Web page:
Friday, February 28, 2014

Mapped Out

I've no particular fondness for the old art of diagramming sentences, although I imagine if I had practiced it a little more carefully when it was assigned in school I'd be better at writing today.

But still, it's interesting to see how the opening sentences of some classic novels look when all laid out on their branches and lines. Naturally, Franz Kafka's is one of the most complex. Herman Melville's Moby-Dick may be one of the more involved works in the English language, but its opening sentence is notable for requiring no dependent branches, just a straight line.

Thursday, February 27, 2014

The Skedaddlin' Pulsar

When a star like our sun runs out of fuel, it expands and then more or less peacefully collapses into a white dwarf. Stars bigger than our sun tend to blow up in novæ or supernovæ, then collapse into super-dense neutron stars or even black holes.

Neutron stars aren't all alike. Some of them, as they spin, emit jets or "pulses" of high-energy particles and are called "pulsars." Scientists study the frequency of the emissions and figure out how fast the neutron star is spinning.

So the pulsar IGR J11014-6103 prompts a lot of questions, because it's doing something other pulsars don't do: zipping along through space at close to five million miles an hour.

Now, everything in space is moving. Our planet, as we know, revolves around our sun. But our sun and solar system are also revolving, around the center of our Milky Way galaxy. That galaxy is moving as well, and when you throw in the way the universe expands, you've got a whole lot of motion in your interstellar ocean.

But IGR J11014-6103 has motion in addition to all of those others, wobbling around as it spins and zips along, meaning those pulses it emits are immense -- 37 light years long. If God hired you at age 18 to clean that up and gave you a vacuum that moved as fast as the speed of light, you would have been getting the AARP newsletter for five years by the time you finished.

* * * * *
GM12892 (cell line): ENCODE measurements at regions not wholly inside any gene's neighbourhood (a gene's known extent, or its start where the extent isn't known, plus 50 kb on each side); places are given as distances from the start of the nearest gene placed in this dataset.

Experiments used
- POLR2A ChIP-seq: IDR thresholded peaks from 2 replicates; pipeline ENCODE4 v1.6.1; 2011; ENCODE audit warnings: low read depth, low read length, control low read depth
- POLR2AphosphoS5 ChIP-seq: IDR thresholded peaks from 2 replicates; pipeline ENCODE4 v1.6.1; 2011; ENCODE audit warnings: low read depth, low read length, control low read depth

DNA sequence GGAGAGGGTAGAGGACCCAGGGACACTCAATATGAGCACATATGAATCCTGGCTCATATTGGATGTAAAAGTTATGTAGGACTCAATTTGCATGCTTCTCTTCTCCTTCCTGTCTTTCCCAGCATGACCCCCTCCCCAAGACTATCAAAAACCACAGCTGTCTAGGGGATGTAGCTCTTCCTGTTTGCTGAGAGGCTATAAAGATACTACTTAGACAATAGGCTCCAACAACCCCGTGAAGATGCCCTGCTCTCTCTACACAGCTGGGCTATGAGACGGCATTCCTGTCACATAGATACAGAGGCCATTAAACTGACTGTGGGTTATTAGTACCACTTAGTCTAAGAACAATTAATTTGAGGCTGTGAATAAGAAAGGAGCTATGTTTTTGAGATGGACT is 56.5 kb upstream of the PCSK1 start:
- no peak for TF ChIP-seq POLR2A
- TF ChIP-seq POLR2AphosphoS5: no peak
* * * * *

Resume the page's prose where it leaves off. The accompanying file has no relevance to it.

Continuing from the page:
The jets are "visible" to radio telescopes, and pulsars were first discovered by them when astronomers started using those kinds of instruments. IGR J11014-6103's jets are not visible in the radio spectrum, though, but in the X-ray spectrum. It's as if a dog whistle could be heard by humans but didn't register with Fido at all.

And as with most weird objects that don't match the profile of other objects they're supposed to be like, astronomers are looking forward to the fun of figuring out just how in the heck the darned thing got where it is, does what it does and looks like it looks.

Wednesday, February 26, 2014

You Can Always Learn

So Baltimore Orioles prospect Josh Hart met Frank Robinson the other day, but didn't know who he was.

Since Robinson is an Oriole legend (and no small shakes in baseball as a whole), Orioles manager Buck Showalter gave the 19-year-old Hart an assignment: A one-page report on who Frank Robinson was and what he had done.

Hart completed the report, and learned a great deal about someone important to his team (two World Series wins), to baseball (only man ever to win MVP titles in both leagues) and to what was possible for Hart himself as an African-American ballplayer (first African-American man hired to manage a major league ballclub).